One clear morning in February, off Costa Rica’s Cocos Island, a small, boxy submarine was lowered into the water. The vessel quietly descended 100 feet, then 500, then 1,000. Finally, at close to 2,000 feet below sea level, its crew of three stopped to plant a receiving device atop a seamount (an underwater mountain).
That underwater device is one of a handful positioned around Cocos. Its function? Tracking endangered hammerhead and silky sharks.
“These species are migratory, and they often get killed by fishing nets or other fishing gear,” says Diego Fernando Amorocho Llanos, WWF species program coordinator for Latin America and the Caribbean. “We want to know if they have a migration path between the Galápagos and Costa Rica, and to see if that path needs protection.”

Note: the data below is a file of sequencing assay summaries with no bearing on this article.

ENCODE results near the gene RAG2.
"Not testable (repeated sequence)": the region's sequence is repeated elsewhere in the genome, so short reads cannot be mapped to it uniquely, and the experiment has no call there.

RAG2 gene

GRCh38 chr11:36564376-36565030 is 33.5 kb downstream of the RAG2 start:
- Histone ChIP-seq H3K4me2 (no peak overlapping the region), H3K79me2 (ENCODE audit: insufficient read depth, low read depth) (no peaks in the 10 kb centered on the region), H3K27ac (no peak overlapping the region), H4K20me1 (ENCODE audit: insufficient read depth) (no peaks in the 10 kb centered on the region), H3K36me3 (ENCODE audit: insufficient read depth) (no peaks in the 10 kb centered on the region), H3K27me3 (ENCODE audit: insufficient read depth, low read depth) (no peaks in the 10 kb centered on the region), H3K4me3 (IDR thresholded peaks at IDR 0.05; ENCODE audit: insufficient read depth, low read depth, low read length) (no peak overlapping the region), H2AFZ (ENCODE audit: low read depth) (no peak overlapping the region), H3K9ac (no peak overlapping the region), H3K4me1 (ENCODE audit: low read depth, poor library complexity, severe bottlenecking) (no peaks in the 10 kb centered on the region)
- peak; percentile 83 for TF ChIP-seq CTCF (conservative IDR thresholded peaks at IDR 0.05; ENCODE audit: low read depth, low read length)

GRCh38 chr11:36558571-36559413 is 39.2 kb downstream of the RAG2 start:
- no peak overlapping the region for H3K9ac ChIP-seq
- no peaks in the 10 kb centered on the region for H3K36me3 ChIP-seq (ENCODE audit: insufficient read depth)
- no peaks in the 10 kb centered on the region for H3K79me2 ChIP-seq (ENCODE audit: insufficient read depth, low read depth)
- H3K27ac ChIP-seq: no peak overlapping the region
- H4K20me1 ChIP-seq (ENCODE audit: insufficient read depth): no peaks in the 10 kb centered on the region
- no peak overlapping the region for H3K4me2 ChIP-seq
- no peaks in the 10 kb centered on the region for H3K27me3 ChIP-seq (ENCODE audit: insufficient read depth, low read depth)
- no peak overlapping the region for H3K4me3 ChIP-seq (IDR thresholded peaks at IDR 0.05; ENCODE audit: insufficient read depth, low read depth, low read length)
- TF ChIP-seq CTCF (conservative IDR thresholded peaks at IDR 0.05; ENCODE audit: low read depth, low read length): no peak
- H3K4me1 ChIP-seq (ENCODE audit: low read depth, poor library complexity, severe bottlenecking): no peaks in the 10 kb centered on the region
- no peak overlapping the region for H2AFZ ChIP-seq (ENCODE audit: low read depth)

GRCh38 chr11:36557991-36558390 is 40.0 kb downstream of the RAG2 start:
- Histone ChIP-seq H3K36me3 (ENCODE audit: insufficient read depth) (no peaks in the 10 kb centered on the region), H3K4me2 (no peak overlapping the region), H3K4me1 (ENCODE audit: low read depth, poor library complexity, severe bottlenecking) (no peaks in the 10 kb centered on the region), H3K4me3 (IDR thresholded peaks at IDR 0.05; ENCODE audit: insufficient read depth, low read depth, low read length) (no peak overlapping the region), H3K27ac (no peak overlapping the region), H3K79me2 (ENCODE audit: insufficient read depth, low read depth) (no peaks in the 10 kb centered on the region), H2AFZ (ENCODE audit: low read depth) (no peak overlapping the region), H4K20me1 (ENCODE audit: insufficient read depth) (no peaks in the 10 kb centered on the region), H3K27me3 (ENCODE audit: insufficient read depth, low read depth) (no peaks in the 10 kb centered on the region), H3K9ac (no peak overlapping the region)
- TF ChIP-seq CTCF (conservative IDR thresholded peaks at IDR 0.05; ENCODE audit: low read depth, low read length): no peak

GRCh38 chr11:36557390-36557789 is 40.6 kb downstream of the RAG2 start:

Working with CREMA, a Costa Rican marine conservation nonprofit; the Galápagos Science Center; Universidad Católica de Quito; and several other groups, Amorocho tagged four silky sharks around Cocos in February. All were fitted with satellite tags that can be tracked over long distances; some also got tags that let the underwater receivers log information when the sharks swim nearby. In addition, the researchers attached satellite tags to three hammerhead sharks in the Galápagos last December, and plan to tag three more there in late 2018.
“This is the first time we’ve done this kind of tagging at both sites,” Amorocho says. “We’re hopeful the technology can help us better understand and protect these species.”
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